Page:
Everything You Need to Know About Air Travel in One Book
By Kristina Kulyabina
Got a bad case of air travel anxiety? Does your heart drop to your stomach as soon as the airplane starts rolling down the runway even though you’ve done this for the 100th time?
Perhaps reading Cockpit Confidential, author Patrick Smith’s air travel 101, can help alleviate some of that unnecessary fear.
Smith, an airline plot and author of the web’s popular Ask the Pilot feature breaks down the basics of air travel with questions, answers, and reflections. Not only does he tell you the real story behind delays, congestion, and the dysfunction of the modern airport, but he also explains the physicality of flying.
Cockpit Confidential is filled with brilliant writing and extremely helpful information. Most importantly, Smith separates myths and misconceptions from facts including cabin air and cockpit automation.
Throughout his seven chapters, he also touches upon terrorism in an interesting perspective while expanding upon a provoking look into security. Smith writes without beating around the bush, and clearly shows his readers how turbulence really works, why airline customer service sometimes sucks, and even an inside look into pilot training and the men and women who fly you from point A to point B.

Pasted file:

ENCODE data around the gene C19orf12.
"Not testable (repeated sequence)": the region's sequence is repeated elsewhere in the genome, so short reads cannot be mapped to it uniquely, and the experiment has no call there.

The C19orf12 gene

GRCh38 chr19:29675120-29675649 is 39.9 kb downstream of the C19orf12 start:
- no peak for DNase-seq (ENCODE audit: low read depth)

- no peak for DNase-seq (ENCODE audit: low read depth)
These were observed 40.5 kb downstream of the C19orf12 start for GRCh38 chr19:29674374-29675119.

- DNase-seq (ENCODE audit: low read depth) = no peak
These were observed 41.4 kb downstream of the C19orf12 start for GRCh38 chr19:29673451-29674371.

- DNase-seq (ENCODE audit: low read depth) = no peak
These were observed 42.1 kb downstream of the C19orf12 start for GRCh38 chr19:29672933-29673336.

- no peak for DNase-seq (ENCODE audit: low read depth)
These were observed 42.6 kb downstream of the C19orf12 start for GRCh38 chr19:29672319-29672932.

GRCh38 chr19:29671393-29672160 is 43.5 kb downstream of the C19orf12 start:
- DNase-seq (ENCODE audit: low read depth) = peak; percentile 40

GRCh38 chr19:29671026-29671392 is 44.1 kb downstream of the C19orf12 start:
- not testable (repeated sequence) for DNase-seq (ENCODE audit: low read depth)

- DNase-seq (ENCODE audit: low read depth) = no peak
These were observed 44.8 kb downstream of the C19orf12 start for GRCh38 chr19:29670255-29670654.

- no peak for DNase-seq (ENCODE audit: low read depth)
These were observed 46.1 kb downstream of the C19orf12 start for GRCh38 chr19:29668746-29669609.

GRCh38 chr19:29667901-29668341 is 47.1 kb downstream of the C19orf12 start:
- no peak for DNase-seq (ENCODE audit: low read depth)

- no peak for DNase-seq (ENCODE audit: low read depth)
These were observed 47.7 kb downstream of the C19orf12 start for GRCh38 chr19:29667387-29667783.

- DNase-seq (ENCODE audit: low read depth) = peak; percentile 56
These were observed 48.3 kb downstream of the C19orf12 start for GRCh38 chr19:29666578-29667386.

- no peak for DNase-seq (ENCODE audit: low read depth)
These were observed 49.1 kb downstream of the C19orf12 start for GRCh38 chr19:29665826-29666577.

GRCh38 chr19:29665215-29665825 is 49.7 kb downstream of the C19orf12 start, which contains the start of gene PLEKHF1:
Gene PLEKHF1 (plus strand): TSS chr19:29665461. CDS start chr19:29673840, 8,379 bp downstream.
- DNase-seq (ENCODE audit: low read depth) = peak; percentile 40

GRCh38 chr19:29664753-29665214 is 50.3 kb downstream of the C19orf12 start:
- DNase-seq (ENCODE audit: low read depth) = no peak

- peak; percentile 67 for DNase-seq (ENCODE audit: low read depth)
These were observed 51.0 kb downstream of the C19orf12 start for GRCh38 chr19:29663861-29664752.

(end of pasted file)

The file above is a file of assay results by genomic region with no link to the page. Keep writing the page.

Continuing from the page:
This book is a must-read for any first-time and traveler, in general, to clear up confusion, fear, and overall curiosity about air travel.
Excerpt from Chapter 1. Plane Truth: Things about Wings and Why Knots
Elementary Question: So how do these enormous airplanes, carrying tons of passengers and cargo, stay in the air to begin with?
Yes, this forms the kernel of every layperson’s curiosity about airplanes. But while the idea of getting hundreds of thousands of pounds of machinery smoothly into the sky would seem a marvel, if not a miracle, how it all happens is surprisingly elementary and easy to demonstrate.
Next time you’re on the highway in your Toyota, hold your arm out the window, perpendicular to the car and parallel with the ground. Bend your hand upward slightly, biting into the airflow, and what happens? You make a wing, and your arm “flies.”
And it will remain flying for as long as you keep your hand at an adequate angle, and keep driving at a fast-enough speed. It flies because the air is holding it up. With an airplane, it’s no different.
Granted, you’re not getting the Toyota off the ground, but now imagine your hand is really, really big, and the car has enough horsepower to go really, really fast. Becoming airborne is all about procuring the right surpluses among the four competing forces of flight; that is enough thrust over drag, and enough lift overweight. Or as Orville Wright put it: “The airplane stays up because it doesn’t have time to fall.”